Axelbank, Herman, 1900-1979.
Herman Axelbank (1900-1979) devoted his energies for over fifty years to compiling a motion picture film chronicle of the last years of Imperial Russia, the Russian revolutions, and the new government which emerged from the upheaval. He was born in the village of Novo-Konstantinov, in the Russian Empire, on May 30, 1900; his family moved to New York in 1909. Fascinated with film-making from childhood, Axelbank got a job, in 1916, as an office boy for Samuel Goldfish (later Goldwyn) at Goldwyn Pictures on Forty-second Street. The news of the February Revolution in Russia captured the young Axelbank's imagination. "Wish I could take moving pictures over there; we don't have any of our own [American Revolution] in 1775," he remembered remarking to a co-worker.
At about that time Axelbank met a cameraman whose assignments took him to Eastern Europe. Axelbank commissioned him to film Lenin and Trotsky, pawning his possessions and borrowing from friends in order to pay the cameraman's advance. In 1922 the cameraman returned with film of such events as the Kronstadt Mutiny of March 1921 and the Trial of the Socialist Revolutionaries of 1922. With such a beginning, Axelbank's film archive was already noteworthy; in the 1920's the Pathe, International, and Fox news services, and even the Soviet government, purchased film from him.
Axelbank soon acquired film taken on the German, Austrian, and Turkish fronts during World War I, film of the Tsar and his family, and of scenes from pre-revolutionary Russia, including provincial towns as well as Moscow and St. Petersburg. In most instances the names of the cameramen and other circumstances surrounding the filming have not been preserved. Surviving bills of sale from the 1920's show that Jawitz Pictures Corporation sold Axelbank film footage of the Provisional Government (cameramen: Darovsky, Himmel, Rizhok, Borisof, Slonim, and Dzhakel), Petrograd and Moscow during the Russian Revolution (cameraman: Thompson), and the Lenin funeral; Noxall Film Company sold him footage on Tsarist Russia, Denikin, and Kolchak (cameramen: Risemann, Kubelik, and Hoffman); and Robitschek, Ehrlich and Company sold him footage of the city of Moscow. Other records were destroyed in a 1959 fire at the facility where Axelbank stored his flammable nitrate film. Many other acquisitions of the 1930's through the 1950's were accomplished by means of verbal agreements.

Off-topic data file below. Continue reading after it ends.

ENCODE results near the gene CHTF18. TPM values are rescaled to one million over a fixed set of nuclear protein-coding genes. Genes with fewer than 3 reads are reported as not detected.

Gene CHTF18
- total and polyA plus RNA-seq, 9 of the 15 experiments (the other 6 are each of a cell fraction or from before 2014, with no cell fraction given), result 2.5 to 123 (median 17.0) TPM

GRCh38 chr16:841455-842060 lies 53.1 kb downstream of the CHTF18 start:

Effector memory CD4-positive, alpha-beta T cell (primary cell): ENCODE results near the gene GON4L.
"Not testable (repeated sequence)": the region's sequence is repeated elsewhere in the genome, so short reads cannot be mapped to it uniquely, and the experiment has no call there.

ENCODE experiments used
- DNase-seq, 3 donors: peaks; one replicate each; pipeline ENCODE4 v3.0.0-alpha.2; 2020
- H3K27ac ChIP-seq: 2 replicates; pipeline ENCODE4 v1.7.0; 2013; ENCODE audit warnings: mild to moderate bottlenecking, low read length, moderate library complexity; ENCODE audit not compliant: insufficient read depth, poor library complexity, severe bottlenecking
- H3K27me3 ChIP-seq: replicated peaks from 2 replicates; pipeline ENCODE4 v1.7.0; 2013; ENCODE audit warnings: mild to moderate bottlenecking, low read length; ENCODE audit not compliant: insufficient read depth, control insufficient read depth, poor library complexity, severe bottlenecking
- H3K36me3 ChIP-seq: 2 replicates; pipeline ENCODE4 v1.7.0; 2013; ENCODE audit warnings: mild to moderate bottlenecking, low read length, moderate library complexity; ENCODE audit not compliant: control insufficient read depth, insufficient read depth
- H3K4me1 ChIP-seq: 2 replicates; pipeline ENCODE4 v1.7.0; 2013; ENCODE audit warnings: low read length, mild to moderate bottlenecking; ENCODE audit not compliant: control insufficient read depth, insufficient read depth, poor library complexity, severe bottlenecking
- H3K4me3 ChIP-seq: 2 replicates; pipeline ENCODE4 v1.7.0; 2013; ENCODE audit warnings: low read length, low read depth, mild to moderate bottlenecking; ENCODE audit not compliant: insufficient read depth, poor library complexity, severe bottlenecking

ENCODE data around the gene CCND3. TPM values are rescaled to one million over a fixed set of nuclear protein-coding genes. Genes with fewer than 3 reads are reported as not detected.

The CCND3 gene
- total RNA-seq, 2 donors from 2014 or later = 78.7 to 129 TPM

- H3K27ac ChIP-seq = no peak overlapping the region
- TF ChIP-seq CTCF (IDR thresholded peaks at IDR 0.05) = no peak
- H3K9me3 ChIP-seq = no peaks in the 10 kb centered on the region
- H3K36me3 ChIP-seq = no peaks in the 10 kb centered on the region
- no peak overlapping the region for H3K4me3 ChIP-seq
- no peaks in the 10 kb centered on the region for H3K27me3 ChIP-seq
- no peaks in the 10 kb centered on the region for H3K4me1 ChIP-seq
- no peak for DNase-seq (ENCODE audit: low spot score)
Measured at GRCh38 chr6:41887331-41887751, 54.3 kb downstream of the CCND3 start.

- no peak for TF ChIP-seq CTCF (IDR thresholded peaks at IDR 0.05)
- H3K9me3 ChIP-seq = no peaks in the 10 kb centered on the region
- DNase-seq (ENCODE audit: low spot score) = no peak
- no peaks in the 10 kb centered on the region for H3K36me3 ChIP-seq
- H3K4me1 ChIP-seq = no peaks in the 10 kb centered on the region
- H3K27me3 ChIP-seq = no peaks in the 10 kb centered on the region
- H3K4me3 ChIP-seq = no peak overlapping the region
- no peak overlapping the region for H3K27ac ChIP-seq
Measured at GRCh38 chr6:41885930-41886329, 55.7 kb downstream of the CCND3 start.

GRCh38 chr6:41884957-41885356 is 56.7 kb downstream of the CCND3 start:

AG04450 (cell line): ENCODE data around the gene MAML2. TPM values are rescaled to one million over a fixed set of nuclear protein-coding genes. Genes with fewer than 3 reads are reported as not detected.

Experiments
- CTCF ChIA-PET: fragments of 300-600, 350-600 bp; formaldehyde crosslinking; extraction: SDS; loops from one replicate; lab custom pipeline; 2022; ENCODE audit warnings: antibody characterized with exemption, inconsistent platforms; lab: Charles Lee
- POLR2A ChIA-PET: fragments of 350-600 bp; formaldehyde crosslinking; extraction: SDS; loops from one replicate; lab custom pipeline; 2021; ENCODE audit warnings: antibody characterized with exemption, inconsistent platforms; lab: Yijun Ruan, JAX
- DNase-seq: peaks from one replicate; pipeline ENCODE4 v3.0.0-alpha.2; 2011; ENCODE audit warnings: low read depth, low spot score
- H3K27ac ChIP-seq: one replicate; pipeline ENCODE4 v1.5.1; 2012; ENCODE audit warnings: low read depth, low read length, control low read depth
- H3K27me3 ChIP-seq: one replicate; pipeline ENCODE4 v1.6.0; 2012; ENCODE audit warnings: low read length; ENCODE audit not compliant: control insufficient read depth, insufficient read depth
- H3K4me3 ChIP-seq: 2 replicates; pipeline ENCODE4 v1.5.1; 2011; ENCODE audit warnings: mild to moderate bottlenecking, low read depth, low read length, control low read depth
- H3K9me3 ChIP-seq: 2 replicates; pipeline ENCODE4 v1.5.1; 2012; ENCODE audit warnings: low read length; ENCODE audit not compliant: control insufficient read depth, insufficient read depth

In 1918 Axelbank attended a lecture by John Reed and later did some filming for the Friends of Soviet Russia, but he never became deeply involved in politics. His primary interest remained his historical film project.
In 1921 Axelbank assisted the Friends of Soviet Russia in making the film "Russia Through the Shadows," which was shown to raise funds for Soviet famine relief. In 1922 he made the three-reel documentary "With the Movie Camera Through the Bolshevik Revolution" using the footage he had already collected. Meanwhile, he continued collecting more film from cameramen and emigres, sometimes making trips to Europe and concluding the deals at some risk to himself. In 1924 he made "The Truth About Russia." He regarded these feature films as the means to raise money for his collecting efforts and as the groundwork for his film "Tsar to Lenin."
In December 1928 Axelbank contacted Max Eastman, who had published "Lenin's Testament" in the West, and asked for his assistance in the editing and narration of "Tsar to Lenin." The project took about one year. (One of the narrators whose voice appears in the early reels of the Herman Axelbank Film Collection is Eastman.) During this period Eastman went to Prinkipo Island to film Trotsky and his family in exile there. "Tsar to Lenin" premiered at the Filmarte Theater in New York on March 6, 1937. Its presentation of the role of Trotsky and the Old Bolsheviks in the Revolution aroused the ire of American Communists loyal to Stalin's line. They picketed the theaters in which the film was shown.
Through the years Axelbank attributed events such as his being followed, thefts of film, and the 1959 fire in the facility where his film was stored to continuing Soviet displeasure with his film collecting efforts. Ironically, in the 1960's and early 1970's representatives of the Soviet Academy of Sciences and the Institute of Marxism-Leninism showed interest in buying the early reels of Axelbank's film collection. In all probability they were interested in filling in gaps in their own film records of Trotsky and other revolutionaries whom Stalin had eliminated from the Soviet film archives as well as from life.From the finding aid for Herman Axelbank Film Collection, 1896-1977 (Hoover Institution Archives)